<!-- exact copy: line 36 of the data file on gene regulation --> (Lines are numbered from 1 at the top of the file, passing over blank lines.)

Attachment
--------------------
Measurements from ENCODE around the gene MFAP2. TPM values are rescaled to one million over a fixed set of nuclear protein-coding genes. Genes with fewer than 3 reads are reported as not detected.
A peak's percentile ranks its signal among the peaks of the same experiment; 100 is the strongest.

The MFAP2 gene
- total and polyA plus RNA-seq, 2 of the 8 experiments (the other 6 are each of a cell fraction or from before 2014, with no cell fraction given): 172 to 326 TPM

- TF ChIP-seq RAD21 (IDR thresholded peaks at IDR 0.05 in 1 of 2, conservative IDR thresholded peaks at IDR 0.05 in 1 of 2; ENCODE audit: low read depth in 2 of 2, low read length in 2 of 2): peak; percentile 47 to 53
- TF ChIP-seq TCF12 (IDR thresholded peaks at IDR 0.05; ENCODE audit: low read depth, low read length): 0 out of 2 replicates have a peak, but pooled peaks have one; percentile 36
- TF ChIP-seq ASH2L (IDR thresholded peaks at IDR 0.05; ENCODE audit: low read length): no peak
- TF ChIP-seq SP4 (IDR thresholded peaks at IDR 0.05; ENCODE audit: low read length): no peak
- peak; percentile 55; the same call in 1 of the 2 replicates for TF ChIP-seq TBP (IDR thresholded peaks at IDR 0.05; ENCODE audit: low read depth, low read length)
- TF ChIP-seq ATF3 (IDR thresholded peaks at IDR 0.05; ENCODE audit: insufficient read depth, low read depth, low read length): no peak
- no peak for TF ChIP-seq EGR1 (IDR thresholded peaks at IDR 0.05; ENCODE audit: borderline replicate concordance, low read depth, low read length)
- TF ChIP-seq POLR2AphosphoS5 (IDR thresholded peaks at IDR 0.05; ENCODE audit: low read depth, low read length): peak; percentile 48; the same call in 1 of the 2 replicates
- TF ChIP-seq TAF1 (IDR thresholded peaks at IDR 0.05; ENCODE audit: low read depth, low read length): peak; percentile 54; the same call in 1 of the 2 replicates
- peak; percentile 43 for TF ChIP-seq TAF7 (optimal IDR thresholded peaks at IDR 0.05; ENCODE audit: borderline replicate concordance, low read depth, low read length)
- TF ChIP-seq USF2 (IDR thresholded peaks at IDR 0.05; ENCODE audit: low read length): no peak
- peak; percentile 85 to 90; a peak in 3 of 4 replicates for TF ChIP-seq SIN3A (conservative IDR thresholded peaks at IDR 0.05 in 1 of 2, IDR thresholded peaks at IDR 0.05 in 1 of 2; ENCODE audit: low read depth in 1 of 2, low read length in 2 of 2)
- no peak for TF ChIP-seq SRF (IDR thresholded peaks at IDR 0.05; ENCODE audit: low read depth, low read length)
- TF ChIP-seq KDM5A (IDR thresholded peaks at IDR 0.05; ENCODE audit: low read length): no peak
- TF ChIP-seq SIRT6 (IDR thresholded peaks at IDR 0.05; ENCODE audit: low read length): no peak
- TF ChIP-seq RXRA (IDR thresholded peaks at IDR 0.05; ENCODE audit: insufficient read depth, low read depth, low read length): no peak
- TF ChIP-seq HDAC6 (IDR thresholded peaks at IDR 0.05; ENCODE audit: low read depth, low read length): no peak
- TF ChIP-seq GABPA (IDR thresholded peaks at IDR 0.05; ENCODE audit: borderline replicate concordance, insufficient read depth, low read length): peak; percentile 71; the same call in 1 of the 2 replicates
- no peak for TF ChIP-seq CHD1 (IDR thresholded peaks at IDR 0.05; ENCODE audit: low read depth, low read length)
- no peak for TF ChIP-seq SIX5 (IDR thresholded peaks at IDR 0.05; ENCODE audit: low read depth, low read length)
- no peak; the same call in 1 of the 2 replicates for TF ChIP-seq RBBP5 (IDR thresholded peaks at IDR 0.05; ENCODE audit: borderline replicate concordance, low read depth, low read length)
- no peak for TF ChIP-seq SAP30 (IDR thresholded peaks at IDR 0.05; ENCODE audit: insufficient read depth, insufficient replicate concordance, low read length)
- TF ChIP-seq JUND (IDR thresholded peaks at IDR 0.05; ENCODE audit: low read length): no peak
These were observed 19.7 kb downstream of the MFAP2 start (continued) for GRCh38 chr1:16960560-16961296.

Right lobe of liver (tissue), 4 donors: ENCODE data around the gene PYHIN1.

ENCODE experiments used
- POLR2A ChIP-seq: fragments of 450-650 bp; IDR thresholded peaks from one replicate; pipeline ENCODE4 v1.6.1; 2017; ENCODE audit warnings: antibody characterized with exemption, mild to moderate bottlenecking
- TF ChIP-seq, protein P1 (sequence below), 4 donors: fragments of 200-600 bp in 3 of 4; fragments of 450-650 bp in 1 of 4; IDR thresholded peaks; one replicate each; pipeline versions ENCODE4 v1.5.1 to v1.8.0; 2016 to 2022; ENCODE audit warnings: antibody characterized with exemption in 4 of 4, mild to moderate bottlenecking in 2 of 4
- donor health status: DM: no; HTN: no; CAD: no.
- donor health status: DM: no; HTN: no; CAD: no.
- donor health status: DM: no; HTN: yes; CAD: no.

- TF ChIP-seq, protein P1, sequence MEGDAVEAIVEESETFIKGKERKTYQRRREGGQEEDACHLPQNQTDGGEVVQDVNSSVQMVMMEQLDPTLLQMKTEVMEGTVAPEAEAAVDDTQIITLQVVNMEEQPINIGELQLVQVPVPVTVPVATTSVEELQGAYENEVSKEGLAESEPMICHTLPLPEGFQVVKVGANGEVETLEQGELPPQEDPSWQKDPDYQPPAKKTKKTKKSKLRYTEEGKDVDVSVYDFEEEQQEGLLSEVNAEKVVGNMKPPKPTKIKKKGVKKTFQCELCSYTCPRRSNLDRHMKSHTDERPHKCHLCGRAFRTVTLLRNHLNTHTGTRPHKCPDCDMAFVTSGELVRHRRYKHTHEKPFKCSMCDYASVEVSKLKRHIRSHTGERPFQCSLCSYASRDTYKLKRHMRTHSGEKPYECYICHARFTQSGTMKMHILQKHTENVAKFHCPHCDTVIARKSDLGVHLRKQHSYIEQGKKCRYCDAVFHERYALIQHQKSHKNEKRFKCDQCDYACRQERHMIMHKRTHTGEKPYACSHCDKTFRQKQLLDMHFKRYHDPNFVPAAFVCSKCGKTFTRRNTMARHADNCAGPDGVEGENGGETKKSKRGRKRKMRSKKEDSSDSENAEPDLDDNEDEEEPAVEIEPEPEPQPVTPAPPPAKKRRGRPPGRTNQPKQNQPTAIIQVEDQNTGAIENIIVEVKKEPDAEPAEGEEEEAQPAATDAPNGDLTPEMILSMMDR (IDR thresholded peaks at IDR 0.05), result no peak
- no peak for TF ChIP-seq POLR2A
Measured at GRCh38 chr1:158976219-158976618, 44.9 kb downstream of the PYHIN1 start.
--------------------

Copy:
- TF ChIP-seq, protein P1, sequence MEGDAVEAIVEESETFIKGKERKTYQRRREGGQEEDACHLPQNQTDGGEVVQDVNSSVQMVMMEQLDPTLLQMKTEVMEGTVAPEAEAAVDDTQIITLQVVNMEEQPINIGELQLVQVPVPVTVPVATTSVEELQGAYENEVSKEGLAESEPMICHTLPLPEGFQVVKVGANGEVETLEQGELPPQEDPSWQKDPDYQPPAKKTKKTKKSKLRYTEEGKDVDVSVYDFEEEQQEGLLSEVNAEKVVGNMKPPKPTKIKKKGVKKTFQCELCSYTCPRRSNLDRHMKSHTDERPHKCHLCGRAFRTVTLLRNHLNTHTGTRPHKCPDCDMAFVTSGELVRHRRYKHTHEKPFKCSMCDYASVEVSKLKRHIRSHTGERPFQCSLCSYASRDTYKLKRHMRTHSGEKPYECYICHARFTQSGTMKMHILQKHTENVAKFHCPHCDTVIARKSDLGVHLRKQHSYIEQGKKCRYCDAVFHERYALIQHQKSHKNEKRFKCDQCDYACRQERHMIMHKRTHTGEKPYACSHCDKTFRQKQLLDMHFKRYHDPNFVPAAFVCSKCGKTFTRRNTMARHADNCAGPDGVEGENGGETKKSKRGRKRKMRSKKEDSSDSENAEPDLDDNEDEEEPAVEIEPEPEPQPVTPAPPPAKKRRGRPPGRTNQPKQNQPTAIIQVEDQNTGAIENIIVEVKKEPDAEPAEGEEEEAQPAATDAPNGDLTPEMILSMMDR (IDR thresholded peaks at IDR 0.05), result no peak